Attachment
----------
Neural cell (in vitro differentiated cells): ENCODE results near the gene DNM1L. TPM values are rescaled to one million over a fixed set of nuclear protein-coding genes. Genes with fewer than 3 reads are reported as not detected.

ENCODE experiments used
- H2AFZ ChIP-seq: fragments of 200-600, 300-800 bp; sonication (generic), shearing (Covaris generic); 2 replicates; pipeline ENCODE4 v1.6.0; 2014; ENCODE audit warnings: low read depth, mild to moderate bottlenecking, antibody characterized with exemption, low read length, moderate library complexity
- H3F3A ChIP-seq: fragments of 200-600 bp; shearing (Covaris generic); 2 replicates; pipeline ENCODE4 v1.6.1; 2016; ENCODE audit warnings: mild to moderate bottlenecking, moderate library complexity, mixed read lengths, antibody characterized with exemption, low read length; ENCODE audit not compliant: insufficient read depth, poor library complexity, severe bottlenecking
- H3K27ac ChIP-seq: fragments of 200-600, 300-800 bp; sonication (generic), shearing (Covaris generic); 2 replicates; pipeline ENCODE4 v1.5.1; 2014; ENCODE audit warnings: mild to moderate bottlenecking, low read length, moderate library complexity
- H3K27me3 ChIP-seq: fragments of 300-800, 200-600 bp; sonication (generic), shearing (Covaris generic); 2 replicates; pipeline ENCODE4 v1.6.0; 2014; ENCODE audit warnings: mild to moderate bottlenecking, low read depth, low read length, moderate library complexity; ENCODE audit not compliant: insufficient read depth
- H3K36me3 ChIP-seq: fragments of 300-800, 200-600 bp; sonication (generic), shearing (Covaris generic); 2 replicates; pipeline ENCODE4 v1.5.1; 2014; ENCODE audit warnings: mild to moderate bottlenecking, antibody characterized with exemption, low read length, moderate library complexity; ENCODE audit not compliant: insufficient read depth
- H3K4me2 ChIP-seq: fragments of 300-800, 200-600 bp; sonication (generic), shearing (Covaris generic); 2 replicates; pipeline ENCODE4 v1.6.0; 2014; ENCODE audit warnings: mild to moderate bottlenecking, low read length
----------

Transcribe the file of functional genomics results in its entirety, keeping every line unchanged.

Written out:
Neural cell (in vitro differentiated cells): ENCODE results near the gene DNM1L. TPM values are rescaled to one million over a fixed set of nuclear protein-coding genes. Genes with fewer than 3 reads are reported as not detected.

ENCODE experiments used
- H2AFZ ChIP-seq: fragments of 200-600, 300-800 bp; sonication (generic), shearing (Covaris generic); 2 replicates; pipeline ENCODE4 v1.6.0; 2014; ENCODE audit warnings: low read depth, mild to moderate bottlenecking, antibody characterized with exemption, low read length, moderate library complexity
- H3F3A ChIP-seq: fragments of 200-600 bp; shearing (Covaris generic); 2 replicates; pipeline ENCODE4 v1.6.1; 2016; ENCODE audit warnings: mild to moderate bottlenecking, moderate library complexity, mixed read lengths, antibody characterized with exemption, low read length; ENCODE audit not compliant: insufficient read depth, poor library complexity, severe bottlenecking
- H3K27ac ChIP-seq: fragments of 200-600, 300-800 bp; sonication (generic), shearing (Covaris generic); 2 replicates; pipeline ENCODE4 v1.5.1; 2014; ENCODE audit warnings: mild to moderate bottlenecking, low read length, moderate library complexity
- H3K27me3 ChIP-seq: fragments of 300-800, 200-600 bp; sonication (generic), shearing (Covaris generic); 2 replicates; pipeline ENCODE4 v1.6.0; 2014; ENCODE audit warnings: mild to moderate bottlenecking, low read depth, low read length, moderate library complexity; ENCODE audit not compliant: insufficient read depth
- H3K36me3 ChIP-seq: fragments of 300-800, 200-600 bp; sonication (generic), shearing (Covaris generic); 2 replicates; pipeline ENCODE4 v1.5.1; 2014; ENCODE audit warnings: mild to moderate bottlenecking, antibody characterized with exemption, low read length, moderate library complexity; ENCODE audit not compliant: insufficient read depth
- H3K4me2 ChIP-seq: fragments of 300-800, 200-600 bp; sonication (generic), shearing (Covaris generic); 2 replicates; pipeline ENCODE4 v1.6.0; 2014; ENCODE audit warnings: mild to moderate bottlenecking, low read length